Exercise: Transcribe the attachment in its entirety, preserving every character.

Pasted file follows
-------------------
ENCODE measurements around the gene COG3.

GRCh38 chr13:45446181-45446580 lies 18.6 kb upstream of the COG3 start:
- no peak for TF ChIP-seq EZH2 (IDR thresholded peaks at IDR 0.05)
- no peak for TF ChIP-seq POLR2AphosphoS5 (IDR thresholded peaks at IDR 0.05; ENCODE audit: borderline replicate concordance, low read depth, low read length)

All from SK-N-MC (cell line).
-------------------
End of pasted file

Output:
ENCODE measurements around the gene COG3.

GRCh38 chr13:45446181-45446580 lies 18.6 kb upstream of the COG3 start:
- no peak for TF ChIP-seq EZH2 (IDR thresholded peaks at IDR 0.05)
- no peak for TF ChIP-seq POLR2AphosphoS5 (IDR thresholded peaks at IDR 0.05; ENCODE audit: borderline replicate concordance, low read depth, low read length)

All from SK-N-MC (cell line).